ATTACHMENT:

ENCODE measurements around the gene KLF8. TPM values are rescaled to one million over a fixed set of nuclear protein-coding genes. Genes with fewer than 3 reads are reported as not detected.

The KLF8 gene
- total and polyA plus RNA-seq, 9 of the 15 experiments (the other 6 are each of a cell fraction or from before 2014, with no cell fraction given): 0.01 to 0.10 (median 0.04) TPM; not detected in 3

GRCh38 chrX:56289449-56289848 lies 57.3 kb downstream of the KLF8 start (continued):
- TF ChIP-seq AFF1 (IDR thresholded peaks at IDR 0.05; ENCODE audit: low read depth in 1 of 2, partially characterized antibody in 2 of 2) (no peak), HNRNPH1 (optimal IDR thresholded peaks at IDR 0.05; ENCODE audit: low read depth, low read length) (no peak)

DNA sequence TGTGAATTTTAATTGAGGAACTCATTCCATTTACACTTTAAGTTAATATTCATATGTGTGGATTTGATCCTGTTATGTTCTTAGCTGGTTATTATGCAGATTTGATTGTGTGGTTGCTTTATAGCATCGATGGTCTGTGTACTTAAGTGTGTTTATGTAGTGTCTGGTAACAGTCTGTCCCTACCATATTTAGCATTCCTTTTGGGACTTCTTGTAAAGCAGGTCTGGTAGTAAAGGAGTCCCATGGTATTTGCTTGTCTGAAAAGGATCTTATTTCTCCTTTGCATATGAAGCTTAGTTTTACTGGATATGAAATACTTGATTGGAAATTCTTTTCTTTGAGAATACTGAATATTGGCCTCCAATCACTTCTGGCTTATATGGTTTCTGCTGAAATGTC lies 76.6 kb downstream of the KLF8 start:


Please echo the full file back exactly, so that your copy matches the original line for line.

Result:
ENCODE measurements around the gene KLF8. TPM values are rescaled to one million over a fixed set of nuclear protein-coding genes. Genes with fewer than 3 reads are reported as not detected.

The KLF8 gene
- total and polyA plus RNA-seq, 9 of the 15 experiments (the other 6 are each of a cell fraction or from before 2014, with no cell fraction given): 0.01 to 0.10 (median 0.04) TPM; not detected in 3

GRCh38 chrX:56289449-56289848 lies 57.3 kb downstream of the KLF8 start (continued):
- TF ChIP-seq AFF1 (IDR thresholded peaks at IDR 0.05; ENCODE audit: low read depth in 1 of 2, partially characterized antibody in 2 of 2) (no peak), HNRNPH1 (optimal IDR thresholded peaks at IDR 0.05; ENCODE audit: low read depth, low read length) (no peak)

DNA sequence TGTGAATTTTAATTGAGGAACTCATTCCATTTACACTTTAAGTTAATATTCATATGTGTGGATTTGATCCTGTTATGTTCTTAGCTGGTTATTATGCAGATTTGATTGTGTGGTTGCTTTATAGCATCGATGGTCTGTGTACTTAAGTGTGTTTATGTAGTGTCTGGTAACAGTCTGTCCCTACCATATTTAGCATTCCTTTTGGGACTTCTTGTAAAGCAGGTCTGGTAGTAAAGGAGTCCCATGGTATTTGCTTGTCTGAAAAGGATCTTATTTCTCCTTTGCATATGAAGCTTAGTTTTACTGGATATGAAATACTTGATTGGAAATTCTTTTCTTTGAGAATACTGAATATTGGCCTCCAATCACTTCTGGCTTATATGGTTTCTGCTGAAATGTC lies 76.6 kb downstream of the KLF8 start: